But wait, we're using a relative path to define our parent Application.cfc. And hold on professor - where's our CFComponent tag? What the heck is going on around here?!?

Now things are starting to get sexy; rather than using a traditional CFComponent tag to define our component body, we're using the lower-precedence Application.cfm file as a ColdFusion custom tag in order to define our Application.cfc ColdFusion application component.

Before we look at the underlying magic, let's first make sure that everything else is in order. If you look at this sub-Application.cfc, you'll see that it overrides some of the application settings, turning on session management. You'll also see that it is overriding the root onRequestStart() event handler by both calling the "super" event handler and then subsequently adding its own request property (isSubApplication). Of particular interest, however, notice that we are extending the sub-Application.cfc with a relative path to the base Application.cfc instance.

The sub directory of our application also has an index.cfm file which is pretty much a mirror of the root index.cfm.

Index.cfm (In The Sub Directory)

  • <!--- NOTE: This is the SUB index. --->
  •  
  • <cfdump
  • var="#application#"
  • label="Sub Application"
  • />
  •  
  • <br />
  •  
  • <cfdump
  • var="#request#"
  • label="Sub Request"
  • />
  •  
  • <br />
  •  
  • <cfdump
  • var="#session#"
  • label="Sub Session"
  • />

As you can see, this is simply CFDump'ing the same scopes as the other version. When make a request to this sub-directory index.cfm file, we get the following output (which I have marked up for convenience):

 
 
 
 
 
 
Extending Application.cfc With A Relative Path - Sub-Application.cfc Version. 
 
 
 

As you can see, a request to the sub directory of our application was able to bring in aspects of the root Application.cfc as well as the overriding aspects of our sub-application. When I saw this work for the first time, I was once again overcome with a sense of awe and amazement regarding the flexibility and power of the ColdFusion application framework.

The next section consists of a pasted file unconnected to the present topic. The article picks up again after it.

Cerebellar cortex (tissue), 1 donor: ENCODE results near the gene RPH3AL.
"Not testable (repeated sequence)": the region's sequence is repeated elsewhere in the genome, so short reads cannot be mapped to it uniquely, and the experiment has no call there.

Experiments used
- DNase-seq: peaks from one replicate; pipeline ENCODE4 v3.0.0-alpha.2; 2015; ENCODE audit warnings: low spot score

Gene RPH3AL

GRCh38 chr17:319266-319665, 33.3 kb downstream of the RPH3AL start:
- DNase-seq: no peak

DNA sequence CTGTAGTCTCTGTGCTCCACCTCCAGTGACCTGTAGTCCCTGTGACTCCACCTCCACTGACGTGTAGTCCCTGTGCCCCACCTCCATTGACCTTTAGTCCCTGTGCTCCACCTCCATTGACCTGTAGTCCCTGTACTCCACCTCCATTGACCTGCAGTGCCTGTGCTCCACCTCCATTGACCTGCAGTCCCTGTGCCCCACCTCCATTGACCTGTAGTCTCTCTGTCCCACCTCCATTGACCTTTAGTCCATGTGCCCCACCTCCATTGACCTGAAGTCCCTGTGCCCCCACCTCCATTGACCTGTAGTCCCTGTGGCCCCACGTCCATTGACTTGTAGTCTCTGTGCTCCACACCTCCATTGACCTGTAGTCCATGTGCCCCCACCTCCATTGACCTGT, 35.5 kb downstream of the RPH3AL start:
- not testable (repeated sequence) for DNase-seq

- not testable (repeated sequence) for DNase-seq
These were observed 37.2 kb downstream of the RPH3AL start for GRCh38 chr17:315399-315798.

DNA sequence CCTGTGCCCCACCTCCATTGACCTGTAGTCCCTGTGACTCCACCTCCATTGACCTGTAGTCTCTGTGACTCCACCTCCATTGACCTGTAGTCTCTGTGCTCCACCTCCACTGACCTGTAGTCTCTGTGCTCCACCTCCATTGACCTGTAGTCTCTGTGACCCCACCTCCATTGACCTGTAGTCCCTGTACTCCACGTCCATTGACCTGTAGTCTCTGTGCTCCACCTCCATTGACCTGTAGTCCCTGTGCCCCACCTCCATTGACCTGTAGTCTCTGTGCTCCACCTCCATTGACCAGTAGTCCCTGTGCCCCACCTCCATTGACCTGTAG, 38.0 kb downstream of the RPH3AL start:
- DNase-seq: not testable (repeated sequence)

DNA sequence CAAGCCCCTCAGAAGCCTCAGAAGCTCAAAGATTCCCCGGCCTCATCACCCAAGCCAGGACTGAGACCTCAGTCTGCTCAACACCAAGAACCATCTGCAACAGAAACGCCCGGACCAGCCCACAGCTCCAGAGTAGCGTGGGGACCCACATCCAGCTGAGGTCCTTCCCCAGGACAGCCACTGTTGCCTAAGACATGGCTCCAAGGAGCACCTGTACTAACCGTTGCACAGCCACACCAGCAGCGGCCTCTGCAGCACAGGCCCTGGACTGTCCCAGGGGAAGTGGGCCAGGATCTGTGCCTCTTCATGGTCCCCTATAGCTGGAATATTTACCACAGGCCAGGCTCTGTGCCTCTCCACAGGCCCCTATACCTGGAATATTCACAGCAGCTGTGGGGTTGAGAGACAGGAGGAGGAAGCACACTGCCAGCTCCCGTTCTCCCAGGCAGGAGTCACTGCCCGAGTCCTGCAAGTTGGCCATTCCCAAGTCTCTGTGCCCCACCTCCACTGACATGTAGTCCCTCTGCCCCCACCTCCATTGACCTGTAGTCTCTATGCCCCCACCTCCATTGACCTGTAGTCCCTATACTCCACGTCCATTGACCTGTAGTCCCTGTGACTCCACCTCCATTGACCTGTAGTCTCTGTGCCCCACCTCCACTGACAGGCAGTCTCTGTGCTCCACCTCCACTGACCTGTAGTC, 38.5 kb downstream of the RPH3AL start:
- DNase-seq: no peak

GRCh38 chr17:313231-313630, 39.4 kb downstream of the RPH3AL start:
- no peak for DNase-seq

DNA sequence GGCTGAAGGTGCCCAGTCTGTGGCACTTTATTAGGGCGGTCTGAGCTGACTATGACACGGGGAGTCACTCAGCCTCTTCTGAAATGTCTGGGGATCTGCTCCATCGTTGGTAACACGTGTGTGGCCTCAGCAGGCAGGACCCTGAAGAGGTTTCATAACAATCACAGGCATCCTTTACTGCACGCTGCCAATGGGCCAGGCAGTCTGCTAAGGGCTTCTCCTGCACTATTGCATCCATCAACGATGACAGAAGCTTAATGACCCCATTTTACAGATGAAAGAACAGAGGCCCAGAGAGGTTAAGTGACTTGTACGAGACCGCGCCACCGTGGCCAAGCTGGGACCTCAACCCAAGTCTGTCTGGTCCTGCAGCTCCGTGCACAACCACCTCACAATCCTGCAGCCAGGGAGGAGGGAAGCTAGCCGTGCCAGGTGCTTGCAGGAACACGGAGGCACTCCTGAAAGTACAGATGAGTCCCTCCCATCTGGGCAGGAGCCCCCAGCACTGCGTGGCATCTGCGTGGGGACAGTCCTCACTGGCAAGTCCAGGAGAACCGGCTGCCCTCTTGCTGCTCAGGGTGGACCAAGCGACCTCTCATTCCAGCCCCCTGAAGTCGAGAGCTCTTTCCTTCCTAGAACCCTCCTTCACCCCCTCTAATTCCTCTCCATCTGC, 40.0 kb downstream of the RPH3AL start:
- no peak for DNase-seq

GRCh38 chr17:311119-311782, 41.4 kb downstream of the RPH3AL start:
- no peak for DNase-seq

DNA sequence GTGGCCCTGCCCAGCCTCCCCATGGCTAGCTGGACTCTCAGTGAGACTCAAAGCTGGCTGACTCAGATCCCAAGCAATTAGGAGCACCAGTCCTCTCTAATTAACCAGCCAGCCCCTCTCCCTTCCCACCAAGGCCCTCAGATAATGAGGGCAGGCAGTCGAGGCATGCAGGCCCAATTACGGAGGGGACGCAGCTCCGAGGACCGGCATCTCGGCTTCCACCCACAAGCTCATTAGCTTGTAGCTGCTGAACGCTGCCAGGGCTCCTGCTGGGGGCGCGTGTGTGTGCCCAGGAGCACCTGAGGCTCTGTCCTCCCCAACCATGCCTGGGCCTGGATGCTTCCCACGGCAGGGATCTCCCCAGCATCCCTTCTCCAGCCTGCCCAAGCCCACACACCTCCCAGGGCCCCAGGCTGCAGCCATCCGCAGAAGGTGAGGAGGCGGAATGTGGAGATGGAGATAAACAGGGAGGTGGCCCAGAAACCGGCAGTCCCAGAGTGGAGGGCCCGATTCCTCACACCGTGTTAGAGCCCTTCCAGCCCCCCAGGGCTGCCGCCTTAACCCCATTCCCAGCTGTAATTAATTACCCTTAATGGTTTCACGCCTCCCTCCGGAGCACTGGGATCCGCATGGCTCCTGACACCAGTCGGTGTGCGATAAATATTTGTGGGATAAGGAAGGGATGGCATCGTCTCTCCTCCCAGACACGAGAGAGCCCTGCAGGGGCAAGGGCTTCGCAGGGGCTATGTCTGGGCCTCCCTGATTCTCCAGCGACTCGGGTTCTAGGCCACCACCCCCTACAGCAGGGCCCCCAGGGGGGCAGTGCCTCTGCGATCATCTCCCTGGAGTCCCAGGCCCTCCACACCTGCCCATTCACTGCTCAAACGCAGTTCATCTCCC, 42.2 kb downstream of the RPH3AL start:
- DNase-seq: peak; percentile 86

Extending Application.cfc With A Relative Path - Twitter Love! 
 
 
 

Now, going back to the novel way in which we are defining our ColdFusion component, let's take a look at what that ColdFusion custom tag is actually doing. Before we look at the code, though, I just wanted to mention that I used the Application.CFM file as a convenience; there's nothing that requires that particular file for this to work. I just thought it was nice to keep all the "application" stuff in a related set of files. And, since the Application.cfc file always takes precedence over the Application.cfm file, I knew there would never be any unexpected invocation.

Application.cfm (Our "CFComponent" Custom Tag)

  • <!--- Check to see which mode we are executing. --->
  • <cfif (thisTag.executionMode eq "start")>
  •  
  •  
  • <!--- Param the tag attributes. --->
  •  
  • <!---
  • I am the relative path of the Application.cfc that we are
  • going to extend. Since Application.CFC and Application.CFM
  • exist at the same level, we can use a relative path.
  • --->
  • <cfparam
  • name="attributes.extends"
  • type="string"
  • />
  •  
  •  
  • <!--- Include the given root Application.cfc. --->
  • <cfinclude template="#attributes.extends#" />
  •  
  •  
  • <!---
  • Build up a copy of the root Application.cfc. Now that we've
  • included the root Application.cfc, we now have all of the
  • THIS-based variables in the custom tag Variables scope.
  • --->
  • <cfset thisTag.super = {} />
  •  
  •